Backcover: Binational Urbanism has the potential to become one of the most interesting forms of life in the twenty-first century

Earlier in my career I was based in Chicago but I was working in Nigeria and also doing some graduate work in the summer in England. The longest trip I packed for was 60 days in the same suitcase and it covered a month in England and a month in Nigeria. It was a tough time in my life, but it was also kind of utopian as well because there are certain advantages to being highly mobile.

In Germany today there are 1.8 million Turks. Every year 93.5% of those people travel from Germany to Turkey at least one time, that is nearly 1.7 million Turks across all strata of society who regularly travel between cities in Germany and cities in Turkey.

Looking at the lifestyle of this population, Bernd Upmeyer develops a theory of a new form of urbanism in his book Binational Urbanism. A binational urbanist is someone who because of the practical matters of their lives spend their time living in oscillation between two different countries. This is a thoughtful book with an interesting approach to researching the design space. In fact, after reading this book, it seems that the hybrid state of binational urbanism itself is a design space.


Upmeyer’s book masterfully untangles a knot of urbanism with a dexterity in the research that we don’t often have patience for. He untangles the knot when it would be easier to cut it out, and that act of untangling is why it matters to the design process. Each of the ten expressions of urbanism emerged from the data rather than being determined a priori and this ability to trace categories of a particular urban experience to a specific population means that any design decisions grounded in this analysis will be more meaningful for the users. His research makes design work meaningful, and he shows that it is not that difficult to do. Like I said before, if you read this book for no other reason than to learn how to do this caliber of design research, then you will have in effect taken a master class from Upmeyer.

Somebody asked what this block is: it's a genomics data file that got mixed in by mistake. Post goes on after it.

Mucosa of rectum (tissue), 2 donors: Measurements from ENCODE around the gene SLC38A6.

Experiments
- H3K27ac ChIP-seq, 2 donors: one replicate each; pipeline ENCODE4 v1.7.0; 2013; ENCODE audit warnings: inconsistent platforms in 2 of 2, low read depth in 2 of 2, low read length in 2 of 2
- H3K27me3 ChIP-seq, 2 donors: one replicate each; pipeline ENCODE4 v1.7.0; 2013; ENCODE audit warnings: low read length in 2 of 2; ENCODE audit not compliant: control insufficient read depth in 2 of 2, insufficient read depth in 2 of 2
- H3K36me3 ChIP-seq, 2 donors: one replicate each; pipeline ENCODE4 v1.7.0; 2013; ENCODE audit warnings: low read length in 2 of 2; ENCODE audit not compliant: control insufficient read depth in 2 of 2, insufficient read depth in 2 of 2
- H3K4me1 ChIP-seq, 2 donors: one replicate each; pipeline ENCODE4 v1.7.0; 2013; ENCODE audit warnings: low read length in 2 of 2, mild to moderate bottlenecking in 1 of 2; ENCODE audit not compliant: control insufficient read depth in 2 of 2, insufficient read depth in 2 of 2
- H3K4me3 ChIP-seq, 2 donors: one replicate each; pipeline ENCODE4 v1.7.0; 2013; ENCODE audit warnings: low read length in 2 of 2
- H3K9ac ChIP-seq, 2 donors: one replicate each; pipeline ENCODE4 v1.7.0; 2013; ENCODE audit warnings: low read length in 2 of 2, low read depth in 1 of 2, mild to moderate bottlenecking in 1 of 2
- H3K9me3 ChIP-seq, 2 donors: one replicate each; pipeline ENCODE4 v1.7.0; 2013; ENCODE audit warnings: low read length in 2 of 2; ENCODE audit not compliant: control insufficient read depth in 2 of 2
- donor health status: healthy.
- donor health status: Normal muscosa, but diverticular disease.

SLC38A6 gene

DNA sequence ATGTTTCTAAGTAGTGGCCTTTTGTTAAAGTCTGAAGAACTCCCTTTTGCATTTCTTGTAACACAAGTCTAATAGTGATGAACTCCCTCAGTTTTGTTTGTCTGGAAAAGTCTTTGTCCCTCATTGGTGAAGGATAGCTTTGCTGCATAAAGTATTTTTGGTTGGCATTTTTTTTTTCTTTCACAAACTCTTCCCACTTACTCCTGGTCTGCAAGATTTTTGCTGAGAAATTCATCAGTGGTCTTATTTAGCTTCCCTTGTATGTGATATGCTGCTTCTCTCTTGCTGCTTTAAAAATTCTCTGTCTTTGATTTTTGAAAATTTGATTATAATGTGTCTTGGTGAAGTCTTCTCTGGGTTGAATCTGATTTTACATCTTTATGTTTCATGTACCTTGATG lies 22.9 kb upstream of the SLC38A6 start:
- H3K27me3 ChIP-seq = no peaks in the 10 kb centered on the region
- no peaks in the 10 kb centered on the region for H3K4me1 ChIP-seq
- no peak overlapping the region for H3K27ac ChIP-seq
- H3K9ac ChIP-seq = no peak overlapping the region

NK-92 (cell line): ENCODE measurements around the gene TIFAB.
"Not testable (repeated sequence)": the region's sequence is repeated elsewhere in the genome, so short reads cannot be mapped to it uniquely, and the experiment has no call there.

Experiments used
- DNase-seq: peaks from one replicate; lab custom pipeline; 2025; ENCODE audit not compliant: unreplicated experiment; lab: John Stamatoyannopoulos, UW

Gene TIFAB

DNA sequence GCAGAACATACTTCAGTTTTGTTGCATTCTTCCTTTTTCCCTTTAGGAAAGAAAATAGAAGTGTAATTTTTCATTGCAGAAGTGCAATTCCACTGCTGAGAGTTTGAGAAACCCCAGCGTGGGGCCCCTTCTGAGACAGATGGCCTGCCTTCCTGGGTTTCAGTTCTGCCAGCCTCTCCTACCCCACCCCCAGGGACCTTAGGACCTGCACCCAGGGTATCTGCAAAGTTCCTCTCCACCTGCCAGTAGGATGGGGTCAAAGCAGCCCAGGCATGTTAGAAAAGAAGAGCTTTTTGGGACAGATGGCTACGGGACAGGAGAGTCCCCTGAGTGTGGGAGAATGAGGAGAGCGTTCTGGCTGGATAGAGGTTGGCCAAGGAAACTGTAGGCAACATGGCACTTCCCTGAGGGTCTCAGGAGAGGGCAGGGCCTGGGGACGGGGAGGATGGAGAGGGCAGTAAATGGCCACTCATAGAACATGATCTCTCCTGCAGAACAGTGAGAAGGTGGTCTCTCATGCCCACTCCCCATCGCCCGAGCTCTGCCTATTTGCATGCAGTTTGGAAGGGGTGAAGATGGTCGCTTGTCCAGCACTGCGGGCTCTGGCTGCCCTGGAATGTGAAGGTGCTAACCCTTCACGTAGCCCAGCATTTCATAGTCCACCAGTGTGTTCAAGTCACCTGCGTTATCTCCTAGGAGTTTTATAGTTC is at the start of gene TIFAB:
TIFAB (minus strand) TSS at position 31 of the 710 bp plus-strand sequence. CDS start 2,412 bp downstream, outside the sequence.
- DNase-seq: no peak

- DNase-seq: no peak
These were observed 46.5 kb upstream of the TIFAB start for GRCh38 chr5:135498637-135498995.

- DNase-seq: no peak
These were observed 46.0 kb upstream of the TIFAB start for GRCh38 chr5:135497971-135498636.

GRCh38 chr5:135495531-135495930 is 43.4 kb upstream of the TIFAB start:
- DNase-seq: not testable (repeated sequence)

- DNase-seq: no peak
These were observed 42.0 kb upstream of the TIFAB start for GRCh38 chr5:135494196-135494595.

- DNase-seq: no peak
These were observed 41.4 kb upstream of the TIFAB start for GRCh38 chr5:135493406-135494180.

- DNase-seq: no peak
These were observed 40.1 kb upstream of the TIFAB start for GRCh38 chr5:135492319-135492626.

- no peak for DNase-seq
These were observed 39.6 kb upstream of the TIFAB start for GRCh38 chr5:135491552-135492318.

Ryan Dewey is an installation artist and a consulting cognitive scientist. Later this year his book on spatial practices Hacking Experience: New Tools for Artists from Cognitive Science will be released from Punctum Books. You can read more about his work at RyanDewey.org or get in touch on Twitter at @RyanDewey. This review was first published by Archinect on July 19, 2016.